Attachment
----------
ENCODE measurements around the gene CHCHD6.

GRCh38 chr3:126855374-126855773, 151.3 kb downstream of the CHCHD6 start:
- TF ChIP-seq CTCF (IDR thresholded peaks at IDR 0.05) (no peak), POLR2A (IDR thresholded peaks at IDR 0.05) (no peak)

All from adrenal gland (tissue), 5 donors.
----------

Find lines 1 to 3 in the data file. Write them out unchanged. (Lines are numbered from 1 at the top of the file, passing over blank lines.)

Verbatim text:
ENCODE measurements around the gene CHCHD6.

GRCh38 chr3:126855374-126855773, 151.3 kb downstream of the CHCHD6 start:
- TF ChIP-seq CTCF (IDR thresholded peaks at IDR 0.05) (no peak), POLR2A (IDR thresholded peaks at IDR 0.05) (no peak)